Circular Clock model for circular economy implementation in firms: Balance between theory and practice

Vanessa Prieto-Sandoval, Andres Mejia-Villa, Carmen Jaca, Marta Ormazabal


Purpose: The circular economy is a key issue for any company, city, or institution. The linear economy model, based on "take, make, use and waste" of products and resources, has discarded potentially valuable resources and caused serious contamination problems. In contrast, the circular economy (CE) model is a strategic paradigm whose purpose is to regenerate and conserve resources through closed material loops and the sustainable use of energy in its processes. Therefore, a growing number of companies are applying different tools and techniques to implement the CE principles to innovate their products, services, and processes, achieving promising results. Thus, the main objective of this study is to suggest an implementation model named “Circular clock” based on a set of tools and techniques which firms may use for implementing CE.

Design/methodology/approach: The paper presents an empirical analysis based on the triangulation method that includes three different data sources: semi-structured interviews in Spain, academic literature and books, and non-academic publications from institutions and consultancy firms.

Findings: The most relevant result of this study is the proposal of a Circular Clock model for circular economy implementation is based on six fields of action define in the academic literature: take, make, distribute, use, recover, and industrial symbiosis. Moreover, this study may serve as guidance in facilitating the strategic adoption of eco-innovation practices in firms' transition to a CE. 

Research limitations/implications: The sample of companies that participated in the triangulation is exploratory; however, this limitation is overcome by reviewing academic literature and institutional reports. On the other hand, academics could expand the selection of tools with subsequent studies.

Practical implications: The current study is based on the triangulation method, which was vital to balance the theory and practice provided by academic sources, reports, and books. In addition, this study has improved our understanding of the goals or intentions that may motivate firms to implement the CE and align them with the suggested set of tools. Consequently, this study is relevant to support practitioners in selecting a tool based on the goal they want to achieve towards circular economy implementation.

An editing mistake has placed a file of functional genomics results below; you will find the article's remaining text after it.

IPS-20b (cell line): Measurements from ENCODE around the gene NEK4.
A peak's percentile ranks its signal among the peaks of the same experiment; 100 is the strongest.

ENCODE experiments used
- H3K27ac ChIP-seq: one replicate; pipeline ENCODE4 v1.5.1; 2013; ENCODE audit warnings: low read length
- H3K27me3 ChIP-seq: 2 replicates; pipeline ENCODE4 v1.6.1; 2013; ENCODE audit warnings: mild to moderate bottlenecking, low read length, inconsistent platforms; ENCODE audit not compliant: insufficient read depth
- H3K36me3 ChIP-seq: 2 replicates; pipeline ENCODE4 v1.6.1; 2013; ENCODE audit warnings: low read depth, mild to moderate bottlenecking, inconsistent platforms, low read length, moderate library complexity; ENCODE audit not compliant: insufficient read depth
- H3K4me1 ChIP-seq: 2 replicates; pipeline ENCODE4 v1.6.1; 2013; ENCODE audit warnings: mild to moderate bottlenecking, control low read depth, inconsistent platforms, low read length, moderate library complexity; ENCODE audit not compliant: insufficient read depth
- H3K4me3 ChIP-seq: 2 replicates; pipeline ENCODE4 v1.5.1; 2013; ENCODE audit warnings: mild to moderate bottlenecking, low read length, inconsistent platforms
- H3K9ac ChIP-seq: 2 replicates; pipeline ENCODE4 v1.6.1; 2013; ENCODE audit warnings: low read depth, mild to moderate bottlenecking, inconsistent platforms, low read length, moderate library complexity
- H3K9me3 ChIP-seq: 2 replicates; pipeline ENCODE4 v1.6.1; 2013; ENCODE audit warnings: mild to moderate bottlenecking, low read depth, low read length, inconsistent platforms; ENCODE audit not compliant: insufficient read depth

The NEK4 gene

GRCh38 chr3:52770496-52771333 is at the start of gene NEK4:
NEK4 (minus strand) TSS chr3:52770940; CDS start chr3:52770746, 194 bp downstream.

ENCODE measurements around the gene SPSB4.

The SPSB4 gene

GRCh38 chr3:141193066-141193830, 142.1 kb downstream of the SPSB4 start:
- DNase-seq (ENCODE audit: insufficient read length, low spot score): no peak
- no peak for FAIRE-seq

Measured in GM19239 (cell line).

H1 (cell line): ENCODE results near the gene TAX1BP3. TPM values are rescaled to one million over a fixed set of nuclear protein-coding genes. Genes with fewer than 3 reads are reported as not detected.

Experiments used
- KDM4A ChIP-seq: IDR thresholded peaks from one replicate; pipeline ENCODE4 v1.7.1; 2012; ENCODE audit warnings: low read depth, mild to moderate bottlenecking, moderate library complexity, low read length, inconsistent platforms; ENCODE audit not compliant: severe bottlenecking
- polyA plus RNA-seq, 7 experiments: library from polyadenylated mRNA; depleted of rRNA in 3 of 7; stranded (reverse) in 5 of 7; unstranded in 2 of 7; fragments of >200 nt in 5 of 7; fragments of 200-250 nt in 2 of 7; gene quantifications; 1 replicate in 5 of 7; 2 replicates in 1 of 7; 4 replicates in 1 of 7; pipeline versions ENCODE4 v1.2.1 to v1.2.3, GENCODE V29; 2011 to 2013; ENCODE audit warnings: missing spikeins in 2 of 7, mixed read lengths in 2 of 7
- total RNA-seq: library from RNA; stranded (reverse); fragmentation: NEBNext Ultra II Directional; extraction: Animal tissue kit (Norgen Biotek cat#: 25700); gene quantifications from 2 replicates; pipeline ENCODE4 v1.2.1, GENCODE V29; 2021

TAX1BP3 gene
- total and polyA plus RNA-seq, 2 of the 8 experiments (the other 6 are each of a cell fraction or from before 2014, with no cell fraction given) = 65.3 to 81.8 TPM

Social implications: This research suggests several tools; however, each organization could adapt some that it already knows. Therefore, firms and implementation leaders should customize the circle with short lines in each case. Moreover, the clock bells represent the deadline considering that every CE implementation process requires a deadline to ensure its success in micro-level or firms.

Originality/value: The "circular clock" provides a didactic way for sustainability leaders, consultants, or companies to facilitate the implementation of the circular economy by choosing the field of action on which they want to focus and the most appropriate tool according to their strategy, objective, and budget.  Therefore, this model is based on the balance between theory and practice.


Circular Economy, strategy, tools, competitiveness, environmental management, implementation

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Licencia de Creative Commons 

This work is licensed under a Creative Commons Attribution 4.0 International License

Journal of Industrial Engineering and Management, 2008-2024

Online ISSN: 2013-0953; Print ISSN: 2013-8423; Online DL: B-28744-2008

Publisher: OmniaScience